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AMERICA'S FINEST FEMALE SONGWRITER,
This review is from: Coming Around Again (Audio CD)
I fell in love with Carly Simon long before i fell in love with her music. As a teenager in the early 70's, her early work more or less went by me unnoticed, and it wasn't until "Your'e So Vain" hit the charts in 1972 and i first saw the cover of her third album "No Secrets" which, like so many hot-blooded teenagers back then, sent our pulses racing, that she became part of my teenage musical landscape. But it was the flip-side to that great single, "The Right Thing To Do" that made me realise that this songwriter was worth a closer listen. First there were posters,of course, but then there was the need to explore her work in more detail, to seek out her first two albums and to convinve my college friends that there were other female singers out there other than Suzie Quatro. Although that didn't work as well as i had expected, i was convinced that i had found in this seldom-seen artist something quite unique and special. And then came 1977's Bond-theme "Nobody Does It Better", penned by the late Marvin Hamlisch, which really sealed that love affair. However, it took almost another ten years and the release of this great album "Coming Around Again" that i took it upon myself to seek out her complete back catalogue (which back then wasn't as easy as it is today). Thanks to Amazon my collection is complete!
So why this album, out of all the others she has released? Firsty there's some cohesion to this album, missing in some of her previous work, and the ensemble of producers (that include Bryan Adams) and accomplished musicians bring a polished sound that sets it aside from her other work. The title track is a gem, previously featured but largely unnoticed a year before in an almost forgotten movie "Heartburn" with Meryl Streep and Jack Nicholson. This song and the companion "The Stuff That Dreams Are Made Of" are the key songs on the album, never big hits in their own right, but nevertheless heartfelt sentiments for discontented housewives to aspire to. "Give Me All Night" is a strong, seductive cry from a woman who doesn't do half-measures, as is the similar "All I Want Is You". Continuing in the vein of sweat-drenched seduction, there is the lyrically-rich "Two Hot Girls (on a Hot Summer Night)", a song that when seen done live betrays Carly's legendary stage fright. Another superlative track is "Do the Walls Come Down", and its search for lost love, a beautifully crafted yet underrated song that highlights Carly's superb vocal talents. Other tracks like "You Have To Hurt" and "Should Have Been Me" show the pain and suffering that can both play a part in relationships, while in "As Time Goes By" Carly showcases her fondness for covering old standards, a trend that she will continue with great success in the coming years, and complemented by Stevie Wonder's signature harmonica. "Hold On To What You Got" is disappointing and forgettable, but to make amends the album bookends the opening track with a feel-good closing one, entwining an encore of "Coming Around Again" with the old kiddies' nursery rhyme "Itsy Bitsy Spider", together with harmonies supplied by children that include her son Ben Taylor. Only Carly could pull this off, making it a perfect end to a near-perfect album.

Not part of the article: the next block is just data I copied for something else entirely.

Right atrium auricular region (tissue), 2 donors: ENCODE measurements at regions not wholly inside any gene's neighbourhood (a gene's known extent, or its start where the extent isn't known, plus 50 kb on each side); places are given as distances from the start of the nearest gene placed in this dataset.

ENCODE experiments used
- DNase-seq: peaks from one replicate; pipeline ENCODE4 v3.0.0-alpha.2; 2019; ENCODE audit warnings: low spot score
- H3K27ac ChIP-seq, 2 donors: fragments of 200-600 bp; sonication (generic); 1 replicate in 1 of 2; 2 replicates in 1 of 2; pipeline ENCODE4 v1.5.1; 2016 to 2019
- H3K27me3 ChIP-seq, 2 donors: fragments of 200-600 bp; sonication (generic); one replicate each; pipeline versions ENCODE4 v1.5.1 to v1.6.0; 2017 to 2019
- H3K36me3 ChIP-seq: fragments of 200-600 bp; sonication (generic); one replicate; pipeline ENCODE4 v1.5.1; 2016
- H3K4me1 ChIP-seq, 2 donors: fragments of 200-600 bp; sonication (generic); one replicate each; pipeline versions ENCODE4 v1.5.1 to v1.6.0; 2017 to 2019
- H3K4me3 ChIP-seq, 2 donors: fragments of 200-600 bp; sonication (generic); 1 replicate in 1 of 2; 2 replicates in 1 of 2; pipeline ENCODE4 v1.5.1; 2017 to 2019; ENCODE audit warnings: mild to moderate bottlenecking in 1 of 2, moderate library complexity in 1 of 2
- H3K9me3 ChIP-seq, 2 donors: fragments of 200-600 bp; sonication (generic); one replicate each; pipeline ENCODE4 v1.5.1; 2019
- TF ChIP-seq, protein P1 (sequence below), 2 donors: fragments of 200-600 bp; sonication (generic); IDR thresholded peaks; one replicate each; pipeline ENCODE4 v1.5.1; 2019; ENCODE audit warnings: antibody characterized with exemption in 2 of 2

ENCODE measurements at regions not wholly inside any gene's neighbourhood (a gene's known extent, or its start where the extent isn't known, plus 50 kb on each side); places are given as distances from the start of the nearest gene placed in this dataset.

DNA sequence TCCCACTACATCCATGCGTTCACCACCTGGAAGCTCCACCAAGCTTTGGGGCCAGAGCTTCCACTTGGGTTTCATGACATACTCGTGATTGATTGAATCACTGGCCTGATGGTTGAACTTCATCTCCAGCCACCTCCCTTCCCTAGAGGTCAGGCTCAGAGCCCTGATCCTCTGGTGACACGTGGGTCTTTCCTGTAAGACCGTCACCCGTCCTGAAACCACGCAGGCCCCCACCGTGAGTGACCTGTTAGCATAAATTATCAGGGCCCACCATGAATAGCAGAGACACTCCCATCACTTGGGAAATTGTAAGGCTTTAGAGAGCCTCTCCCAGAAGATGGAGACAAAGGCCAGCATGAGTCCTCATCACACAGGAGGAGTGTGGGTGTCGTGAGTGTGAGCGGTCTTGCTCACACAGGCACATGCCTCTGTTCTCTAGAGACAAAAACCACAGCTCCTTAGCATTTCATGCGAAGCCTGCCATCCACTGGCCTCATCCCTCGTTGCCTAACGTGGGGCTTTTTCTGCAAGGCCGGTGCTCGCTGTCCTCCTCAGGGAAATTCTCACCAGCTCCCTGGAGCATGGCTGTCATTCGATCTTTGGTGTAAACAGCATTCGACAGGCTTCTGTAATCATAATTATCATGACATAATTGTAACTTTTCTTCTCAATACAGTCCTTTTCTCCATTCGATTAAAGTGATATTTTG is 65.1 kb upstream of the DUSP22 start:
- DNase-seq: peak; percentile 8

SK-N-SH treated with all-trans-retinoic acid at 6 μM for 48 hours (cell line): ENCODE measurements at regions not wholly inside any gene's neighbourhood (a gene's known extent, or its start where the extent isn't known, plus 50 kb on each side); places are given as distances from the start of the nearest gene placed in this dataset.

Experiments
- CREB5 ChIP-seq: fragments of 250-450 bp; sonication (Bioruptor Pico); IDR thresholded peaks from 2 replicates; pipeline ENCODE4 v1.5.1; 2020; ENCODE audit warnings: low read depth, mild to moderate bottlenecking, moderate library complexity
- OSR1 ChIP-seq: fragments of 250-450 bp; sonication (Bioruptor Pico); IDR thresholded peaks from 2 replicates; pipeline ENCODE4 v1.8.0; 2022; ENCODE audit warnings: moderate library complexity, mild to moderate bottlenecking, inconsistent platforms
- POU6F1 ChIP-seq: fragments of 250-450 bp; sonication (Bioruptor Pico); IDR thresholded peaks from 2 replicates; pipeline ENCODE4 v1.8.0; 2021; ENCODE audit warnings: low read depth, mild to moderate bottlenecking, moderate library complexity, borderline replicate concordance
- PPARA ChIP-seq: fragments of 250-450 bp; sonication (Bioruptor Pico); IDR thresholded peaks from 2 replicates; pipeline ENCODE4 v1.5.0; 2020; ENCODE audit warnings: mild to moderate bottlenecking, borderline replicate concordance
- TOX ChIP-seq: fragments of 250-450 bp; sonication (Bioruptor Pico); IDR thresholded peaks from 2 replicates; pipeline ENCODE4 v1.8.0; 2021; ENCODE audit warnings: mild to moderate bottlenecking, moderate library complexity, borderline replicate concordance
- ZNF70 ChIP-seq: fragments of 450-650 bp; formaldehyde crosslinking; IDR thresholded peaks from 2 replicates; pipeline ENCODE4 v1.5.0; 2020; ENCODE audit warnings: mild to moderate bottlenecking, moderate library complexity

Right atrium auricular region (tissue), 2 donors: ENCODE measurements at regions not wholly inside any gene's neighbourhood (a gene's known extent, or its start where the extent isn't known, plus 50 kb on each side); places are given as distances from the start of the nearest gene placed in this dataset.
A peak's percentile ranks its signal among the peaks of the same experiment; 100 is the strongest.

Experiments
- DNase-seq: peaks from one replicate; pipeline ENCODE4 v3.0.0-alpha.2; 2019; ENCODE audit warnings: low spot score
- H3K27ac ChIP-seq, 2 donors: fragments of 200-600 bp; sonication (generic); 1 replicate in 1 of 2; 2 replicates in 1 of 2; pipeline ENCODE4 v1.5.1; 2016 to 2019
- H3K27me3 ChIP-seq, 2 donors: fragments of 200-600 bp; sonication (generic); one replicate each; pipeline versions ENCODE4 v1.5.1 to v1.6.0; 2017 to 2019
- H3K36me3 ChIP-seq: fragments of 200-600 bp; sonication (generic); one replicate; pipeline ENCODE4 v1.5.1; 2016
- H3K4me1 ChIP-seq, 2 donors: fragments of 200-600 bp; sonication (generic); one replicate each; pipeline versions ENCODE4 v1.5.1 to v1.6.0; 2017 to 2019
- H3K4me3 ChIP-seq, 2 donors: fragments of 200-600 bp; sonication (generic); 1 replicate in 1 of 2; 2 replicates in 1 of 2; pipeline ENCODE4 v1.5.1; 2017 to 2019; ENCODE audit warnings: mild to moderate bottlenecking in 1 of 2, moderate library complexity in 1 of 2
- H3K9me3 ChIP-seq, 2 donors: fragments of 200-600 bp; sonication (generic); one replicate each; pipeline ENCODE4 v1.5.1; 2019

If you like what you hear, you must check out Carly's "Greatest Hits Live" which is a hometown recording of her superb low-key Martha's Vineyard concert in 1988, in which she sings many of the album's tracks, and the companion DVD of the concert, still to be released in this country, has Carly looking fantastic with no stage-fright in sight.
Carly has had continuing sucess over the years, including an Oscar for "Let the River Run", but for many fans, including myself, this album was her at the peak of her career. As a female singer- songwriter she has few peers. True, she doesn't write all the songs on her albums, but the ones she has written or co-written are among some of the finest in an era rich for songwriters, and as an American icon she will continue to inspire for generations to come